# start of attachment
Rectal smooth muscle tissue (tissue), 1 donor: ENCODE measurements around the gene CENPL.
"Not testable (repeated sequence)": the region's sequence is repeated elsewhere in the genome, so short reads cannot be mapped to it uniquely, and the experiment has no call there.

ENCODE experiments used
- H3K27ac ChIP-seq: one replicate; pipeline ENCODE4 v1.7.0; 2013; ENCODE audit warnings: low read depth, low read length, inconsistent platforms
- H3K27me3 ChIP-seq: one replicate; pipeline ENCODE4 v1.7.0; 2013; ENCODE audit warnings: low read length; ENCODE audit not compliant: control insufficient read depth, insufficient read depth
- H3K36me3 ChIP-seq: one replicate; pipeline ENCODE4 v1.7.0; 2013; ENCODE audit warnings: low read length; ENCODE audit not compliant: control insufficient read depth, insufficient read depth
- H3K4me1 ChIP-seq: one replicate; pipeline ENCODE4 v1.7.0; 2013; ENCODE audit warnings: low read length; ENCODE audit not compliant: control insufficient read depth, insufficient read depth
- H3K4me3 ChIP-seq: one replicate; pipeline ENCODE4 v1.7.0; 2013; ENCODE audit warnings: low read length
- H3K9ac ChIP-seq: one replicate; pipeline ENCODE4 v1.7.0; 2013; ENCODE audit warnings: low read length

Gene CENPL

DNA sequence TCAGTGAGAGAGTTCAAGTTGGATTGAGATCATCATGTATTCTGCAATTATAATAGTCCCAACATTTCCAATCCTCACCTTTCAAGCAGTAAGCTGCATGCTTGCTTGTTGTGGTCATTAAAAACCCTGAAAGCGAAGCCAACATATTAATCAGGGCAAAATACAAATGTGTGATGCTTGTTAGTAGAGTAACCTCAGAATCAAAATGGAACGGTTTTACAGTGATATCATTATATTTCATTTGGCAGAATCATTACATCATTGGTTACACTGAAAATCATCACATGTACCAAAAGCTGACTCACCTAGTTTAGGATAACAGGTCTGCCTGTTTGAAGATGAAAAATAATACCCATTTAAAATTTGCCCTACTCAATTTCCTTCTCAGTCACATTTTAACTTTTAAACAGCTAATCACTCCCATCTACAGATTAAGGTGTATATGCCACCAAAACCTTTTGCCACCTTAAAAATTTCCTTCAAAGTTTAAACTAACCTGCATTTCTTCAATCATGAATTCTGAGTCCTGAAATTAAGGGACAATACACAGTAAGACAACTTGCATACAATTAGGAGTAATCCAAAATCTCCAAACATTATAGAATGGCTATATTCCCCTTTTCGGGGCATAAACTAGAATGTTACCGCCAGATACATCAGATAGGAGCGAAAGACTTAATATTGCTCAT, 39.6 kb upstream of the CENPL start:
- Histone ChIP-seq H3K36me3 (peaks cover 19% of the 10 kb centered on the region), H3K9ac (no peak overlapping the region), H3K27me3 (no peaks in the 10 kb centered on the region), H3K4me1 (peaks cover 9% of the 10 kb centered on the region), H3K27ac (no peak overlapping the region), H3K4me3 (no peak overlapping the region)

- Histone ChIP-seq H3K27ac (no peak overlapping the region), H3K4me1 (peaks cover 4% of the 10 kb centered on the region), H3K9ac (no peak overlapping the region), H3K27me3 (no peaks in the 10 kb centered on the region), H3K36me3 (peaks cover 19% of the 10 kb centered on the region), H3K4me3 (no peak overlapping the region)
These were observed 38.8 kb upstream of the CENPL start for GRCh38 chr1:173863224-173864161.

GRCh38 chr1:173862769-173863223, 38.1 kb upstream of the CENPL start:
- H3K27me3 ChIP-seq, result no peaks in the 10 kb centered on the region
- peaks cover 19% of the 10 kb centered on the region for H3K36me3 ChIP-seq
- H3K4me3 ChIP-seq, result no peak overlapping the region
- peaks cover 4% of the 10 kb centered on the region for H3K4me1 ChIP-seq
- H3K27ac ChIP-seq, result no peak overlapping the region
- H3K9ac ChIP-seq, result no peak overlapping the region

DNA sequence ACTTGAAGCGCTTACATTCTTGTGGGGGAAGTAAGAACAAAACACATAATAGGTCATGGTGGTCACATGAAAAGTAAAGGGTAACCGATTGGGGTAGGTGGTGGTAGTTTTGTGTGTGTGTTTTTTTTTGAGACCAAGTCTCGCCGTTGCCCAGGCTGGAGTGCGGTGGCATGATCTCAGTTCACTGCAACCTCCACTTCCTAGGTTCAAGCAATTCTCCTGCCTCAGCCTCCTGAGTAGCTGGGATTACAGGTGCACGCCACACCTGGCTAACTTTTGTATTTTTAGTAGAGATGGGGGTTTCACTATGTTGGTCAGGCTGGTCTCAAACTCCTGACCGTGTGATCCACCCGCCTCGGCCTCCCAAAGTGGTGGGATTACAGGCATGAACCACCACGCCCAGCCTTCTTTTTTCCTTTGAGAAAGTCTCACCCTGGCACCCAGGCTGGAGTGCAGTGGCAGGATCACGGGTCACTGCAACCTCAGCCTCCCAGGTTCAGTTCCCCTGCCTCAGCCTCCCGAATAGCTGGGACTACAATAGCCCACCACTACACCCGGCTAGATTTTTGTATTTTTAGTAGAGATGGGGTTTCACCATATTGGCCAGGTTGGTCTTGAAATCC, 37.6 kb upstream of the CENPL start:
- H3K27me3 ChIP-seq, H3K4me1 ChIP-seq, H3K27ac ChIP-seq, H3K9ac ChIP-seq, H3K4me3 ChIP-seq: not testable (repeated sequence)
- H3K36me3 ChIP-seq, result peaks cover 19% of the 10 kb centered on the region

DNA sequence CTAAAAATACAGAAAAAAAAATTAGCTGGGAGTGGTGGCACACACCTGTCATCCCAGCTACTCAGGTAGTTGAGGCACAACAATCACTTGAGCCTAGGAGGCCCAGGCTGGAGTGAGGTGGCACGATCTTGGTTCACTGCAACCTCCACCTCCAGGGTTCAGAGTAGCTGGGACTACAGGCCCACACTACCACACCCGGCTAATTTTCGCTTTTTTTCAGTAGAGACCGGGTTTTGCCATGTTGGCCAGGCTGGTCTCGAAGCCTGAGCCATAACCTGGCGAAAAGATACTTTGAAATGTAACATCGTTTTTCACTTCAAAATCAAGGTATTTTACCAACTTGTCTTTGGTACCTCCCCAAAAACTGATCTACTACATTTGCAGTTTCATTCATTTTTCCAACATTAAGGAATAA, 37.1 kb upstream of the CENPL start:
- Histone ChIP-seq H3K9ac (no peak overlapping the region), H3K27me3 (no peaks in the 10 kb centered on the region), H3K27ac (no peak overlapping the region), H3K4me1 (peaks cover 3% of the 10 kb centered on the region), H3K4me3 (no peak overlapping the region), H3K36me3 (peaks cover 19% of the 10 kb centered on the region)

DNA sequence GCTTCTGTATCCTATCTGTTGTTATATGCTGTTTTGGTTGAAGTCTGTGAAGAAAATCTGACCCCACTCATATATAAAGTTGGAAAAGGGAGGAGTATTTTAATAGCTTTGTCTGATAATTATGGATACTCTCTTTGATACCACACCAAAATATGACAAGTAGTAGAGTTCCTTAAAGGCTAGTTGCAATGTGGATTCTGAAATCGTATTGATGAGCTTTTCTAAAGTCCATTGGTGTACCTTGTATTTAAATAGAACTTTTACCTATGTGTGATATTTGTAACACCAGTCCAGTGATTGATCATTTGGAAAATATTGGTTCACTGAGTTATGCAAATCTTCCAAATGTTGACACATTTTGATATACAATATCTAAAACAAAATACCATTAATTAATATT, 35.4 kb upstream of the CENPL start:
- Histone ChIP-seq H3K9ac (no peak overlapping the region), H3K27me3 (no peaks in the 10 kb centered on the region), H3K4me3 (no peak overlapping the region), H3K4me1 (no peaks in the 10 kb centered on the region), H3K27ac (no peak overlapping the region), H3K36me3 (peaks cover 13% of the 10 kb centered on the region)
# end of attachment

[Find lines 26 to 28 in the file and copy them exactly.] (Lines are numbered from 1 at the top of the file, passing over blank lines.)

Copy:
- Histone ChIP-seq H3K9ac (no peak overlapping the region), H3K27me3 (no peaks in the 10 kb centered on the region), H3K27ac (no peak overlapping the region), H3K4me1 (peaks cover 3% of the 10 kb centered on the region), H3K4me3 (no peak overlapping the region), H3K36me3 (peaks cover 19% of the 10 kb centered on the region)

DNA sequence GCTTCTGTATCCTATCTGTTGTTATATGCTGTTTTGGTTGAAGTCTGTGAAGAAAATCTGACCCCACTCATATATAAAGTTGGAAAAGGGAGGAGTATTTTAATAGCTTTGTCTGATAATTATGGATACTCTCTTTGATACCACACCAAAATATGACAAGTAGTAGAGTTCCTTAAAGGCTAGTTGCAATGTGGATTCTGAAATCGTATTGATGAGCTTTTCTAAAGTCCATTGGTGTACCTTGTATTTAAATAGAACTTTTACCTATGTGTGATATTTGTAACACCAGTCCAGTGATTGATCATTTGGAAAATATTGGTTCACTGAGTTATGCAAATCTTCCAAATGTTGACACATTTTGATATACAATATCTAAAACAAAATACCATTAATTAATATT, 35.4 kb upstream of the CENPL start:
- Histone ChIP-seq H3K9ac (no peak overlapping the region), H3K27me3 (no peaks in the 10 kb centered on the region), H3K4me3 (no peak overlapping the region), H3K4me1 (no peaks in the 10 kb centered on the region), H3K27ac (no peak overlapping the region), H3K36me3 (peaks cover 13% of the 10 kb centered on the region)